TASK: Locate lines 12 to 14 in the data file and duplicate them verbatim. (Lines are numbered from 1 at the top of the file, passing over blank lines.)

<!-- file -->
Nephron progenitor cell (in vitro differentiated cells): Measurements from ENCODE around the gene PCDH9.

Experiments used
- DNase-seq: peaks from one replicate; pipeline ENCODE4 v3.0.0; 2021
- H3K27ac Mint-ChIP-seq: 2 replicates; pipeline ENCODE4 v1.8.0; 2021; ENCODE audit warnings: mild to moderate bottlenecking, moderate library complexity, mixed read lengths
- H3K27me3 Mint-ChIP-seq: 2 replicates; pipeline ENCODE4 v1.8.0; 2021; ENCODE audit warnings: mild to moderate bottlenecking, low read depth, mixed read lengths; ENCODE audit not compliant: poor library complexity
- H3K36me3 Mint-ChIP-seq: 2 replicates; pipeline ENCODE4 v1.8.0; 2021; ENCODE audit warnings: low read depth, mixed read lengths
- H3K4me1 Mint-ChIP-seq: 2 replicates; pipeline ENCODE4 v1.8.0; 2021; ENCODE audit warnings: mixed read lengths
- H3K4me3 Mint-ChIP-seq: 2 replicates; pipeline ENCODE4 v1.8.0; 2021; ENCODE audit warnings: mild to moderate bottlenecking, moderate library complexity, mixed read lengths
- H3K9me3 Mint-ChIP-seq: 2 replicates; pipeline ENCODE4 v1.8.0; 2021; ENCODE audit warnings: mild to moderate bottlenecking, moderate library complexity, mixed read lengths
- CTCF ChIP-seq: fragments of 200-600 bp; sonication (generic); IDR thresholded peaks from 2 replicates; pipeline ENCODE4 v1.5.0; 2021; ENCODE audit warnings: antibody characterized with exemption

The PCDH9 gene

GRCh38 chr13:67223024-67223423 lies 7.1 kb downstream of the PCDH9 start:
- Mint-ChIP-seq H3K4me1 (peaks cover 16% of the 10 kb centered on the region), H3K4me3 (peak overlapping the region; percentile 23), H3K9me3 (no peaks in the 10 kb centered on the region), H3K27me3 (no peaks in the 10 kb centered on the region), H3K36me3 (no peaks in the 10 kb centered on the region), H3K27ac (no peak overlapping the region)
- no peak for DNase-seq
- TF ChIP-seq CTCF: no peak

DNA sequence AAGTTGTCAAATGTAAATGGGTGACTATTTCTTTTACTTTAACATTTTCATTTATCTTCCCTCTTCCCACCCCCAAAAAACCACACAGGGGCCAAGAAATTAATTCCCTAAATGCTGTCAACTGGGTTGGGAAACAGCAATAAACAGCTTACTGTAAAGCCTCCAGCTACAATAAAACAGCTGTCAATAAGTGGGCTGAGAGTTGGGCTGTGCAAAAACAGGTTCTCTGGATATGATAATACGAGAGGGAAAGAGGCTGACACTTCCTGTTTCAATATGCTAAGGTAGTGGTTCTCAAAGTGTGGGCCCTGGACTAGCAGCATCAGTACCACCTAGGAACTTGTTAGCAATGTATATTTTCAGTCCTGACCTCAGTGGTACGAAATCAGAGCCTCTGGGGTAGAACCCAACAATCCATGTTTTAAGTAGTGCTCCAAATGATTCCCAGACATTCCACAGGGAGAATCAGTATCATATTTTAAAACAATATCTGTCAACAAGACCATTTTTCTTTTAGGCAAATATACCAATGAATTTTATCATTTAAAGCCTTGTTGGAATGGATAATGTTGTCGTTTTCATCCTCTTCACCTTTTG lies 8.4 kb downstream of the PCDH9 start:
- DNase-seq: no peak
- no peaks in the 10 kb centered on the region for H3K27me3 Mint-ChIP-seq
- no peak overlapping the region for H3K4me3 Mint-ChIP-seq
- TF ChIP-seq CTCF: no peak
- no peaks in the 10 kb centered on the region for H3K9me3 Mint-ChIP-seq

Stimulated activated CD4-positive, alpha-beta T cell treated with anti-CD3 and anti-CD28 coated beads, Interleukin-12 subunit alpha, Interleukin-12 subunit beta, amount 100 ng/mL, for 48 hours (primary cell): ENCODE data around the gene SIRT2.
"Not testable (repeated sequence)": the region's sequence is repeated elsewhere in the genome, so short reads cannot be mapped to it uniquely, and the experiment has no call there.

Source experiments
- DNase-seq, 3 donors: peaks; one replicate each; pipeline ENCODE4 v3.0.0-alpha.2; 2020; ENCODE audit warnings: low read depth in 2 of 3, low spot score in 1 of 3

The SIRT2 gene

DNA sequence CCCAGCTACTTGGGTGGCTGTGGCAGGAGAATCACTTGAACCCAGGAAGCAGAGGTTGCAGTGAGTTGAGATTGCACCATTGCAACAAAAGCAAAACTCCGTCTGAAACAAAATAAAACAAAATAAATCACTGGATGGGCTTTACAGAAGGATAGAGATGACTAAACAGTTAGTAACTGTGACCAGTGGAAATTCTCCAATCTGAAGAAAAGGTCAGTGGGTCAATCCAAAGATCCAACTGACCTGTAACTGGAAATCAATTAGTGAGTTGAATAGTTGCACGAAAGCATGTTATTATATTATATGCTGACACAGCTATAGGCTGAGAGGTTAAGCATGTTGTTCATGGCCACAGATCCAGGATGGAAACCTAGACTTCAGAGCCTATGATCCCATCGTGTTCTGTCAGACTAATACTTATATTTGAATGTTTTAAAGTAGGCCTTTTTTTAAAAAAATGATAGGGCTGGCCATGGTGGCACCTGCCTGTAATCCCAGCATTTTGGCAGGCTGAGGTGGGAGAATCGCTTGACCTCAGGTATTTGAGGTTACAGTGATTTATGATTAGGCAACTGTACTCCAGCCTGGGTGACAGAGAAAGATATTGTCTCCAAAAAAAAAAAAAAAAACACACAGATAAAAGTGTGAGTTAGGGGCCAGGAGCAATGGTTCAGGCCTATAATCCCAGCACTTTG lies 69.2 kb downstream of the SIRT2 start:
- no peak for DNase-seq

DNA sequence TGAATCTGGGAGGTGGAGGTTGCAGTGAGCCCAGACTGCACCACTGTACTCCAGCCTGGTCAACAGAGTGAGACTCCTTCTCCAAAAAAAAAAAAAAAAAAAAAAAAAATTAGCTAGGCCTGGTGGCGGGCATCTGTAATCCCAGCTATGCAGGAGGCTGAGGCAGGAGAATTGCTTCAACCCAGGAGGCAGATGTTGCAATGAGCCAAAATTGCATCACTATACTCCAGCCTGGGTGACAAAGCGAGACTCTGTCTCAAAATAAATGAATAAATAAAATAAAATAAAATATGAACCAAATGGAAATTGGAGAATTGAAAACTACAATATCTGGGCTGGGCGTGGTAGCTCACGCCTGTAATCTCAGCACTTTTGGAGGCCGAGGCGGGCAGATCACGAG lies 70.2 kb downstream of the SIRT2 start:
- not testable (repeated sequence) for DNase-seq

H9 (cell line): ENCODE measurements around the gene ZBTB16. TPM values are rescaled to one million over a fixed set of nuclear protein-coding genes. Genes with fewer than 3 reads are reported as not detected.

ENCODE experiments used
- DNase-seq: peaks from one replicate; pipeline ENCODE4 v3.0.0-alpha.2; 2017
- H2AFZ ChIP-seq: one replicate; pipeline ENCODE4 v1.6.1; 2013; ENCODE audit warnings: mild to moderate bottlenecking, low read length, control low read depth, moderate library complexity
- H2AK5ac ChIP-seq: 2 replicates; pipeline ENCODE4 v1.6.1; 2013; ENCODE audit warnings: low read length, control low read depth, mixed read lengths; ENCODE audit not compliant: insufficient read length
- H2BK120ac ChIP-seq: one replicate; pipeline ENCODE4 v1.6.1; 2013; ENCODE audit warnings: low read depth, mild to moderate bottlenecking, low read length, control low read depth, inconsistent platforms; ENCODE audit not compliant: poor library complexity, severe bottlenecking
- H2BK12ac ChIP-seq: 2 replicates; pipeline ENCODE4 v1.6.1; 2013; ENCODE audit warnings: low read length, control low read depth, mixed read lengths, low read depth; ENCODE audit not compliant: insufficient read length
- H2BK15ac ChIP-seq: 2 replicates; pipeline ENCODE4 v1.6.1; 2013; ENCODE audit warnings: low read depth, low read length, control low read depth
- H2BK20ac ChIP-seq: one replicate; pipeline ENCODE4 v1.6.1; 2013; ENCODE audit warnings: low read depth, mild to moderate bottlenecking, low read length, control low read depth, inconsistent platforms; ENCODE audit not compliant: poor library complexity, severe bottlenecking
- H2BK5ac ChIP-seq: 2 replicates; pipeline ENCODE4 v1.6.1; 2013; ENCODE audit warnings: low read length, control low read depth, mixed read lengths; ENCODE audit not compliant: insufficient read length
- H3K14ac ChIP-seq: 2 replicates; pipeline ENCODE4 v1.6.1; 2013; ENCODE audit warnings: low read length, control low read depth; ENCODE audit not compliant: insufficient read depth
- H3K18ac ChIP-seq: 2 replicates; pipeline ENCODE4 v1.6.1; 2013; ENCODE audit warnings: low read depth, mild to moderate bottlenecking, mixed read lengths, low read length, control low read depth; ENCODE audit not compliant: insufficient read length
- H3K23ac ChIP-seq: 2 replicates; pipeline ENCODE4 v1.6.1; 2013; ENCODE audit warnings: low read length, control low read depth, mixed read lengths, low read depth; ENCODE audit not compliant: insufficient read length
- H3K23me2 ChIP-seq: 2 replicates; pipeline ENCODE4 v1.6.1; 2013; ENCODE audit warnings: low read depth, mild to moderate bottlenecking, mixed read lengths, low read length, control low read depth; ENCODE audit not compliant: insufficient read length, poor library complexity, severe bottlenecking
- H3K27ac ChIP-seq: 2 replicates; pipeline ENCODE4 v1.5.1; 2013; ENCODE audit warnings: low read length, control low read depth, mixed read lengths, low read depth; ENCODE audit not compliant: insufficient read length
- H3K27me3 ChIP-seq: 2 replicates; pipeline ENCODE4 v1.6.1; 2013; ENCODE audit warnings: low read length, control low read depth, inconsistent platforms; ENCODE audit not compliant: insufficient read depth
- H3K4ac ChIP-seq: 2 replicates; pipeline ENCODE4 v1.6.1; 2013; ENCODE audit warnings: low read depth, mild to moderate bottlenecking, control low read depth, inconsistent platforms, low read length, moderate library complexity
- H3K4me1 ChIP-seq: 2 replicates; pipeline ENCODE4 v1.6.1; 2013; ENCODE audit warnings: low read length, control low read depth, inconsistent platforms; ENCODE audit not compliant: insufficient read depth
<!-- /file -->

GRCh38 chr13:67223024-67223423 lies 7.1 kb downstream of the PCDH9 start:
- Mint-ChIP-seq H3K4me1 (peaks cover 16% of the 10 kb centered on the region), H3K4me3 (peak overlapping the region; percentile 23), H3K9me3 (no peaks in the 10 kb centered on the region), H3K27me3 (no peaks in the 10 kb centered on the region), H3K36me3 (no peaks in the 10 kb centered on the region), H3K27ac (no peak overlapping the region)
- no peak for DNase-seq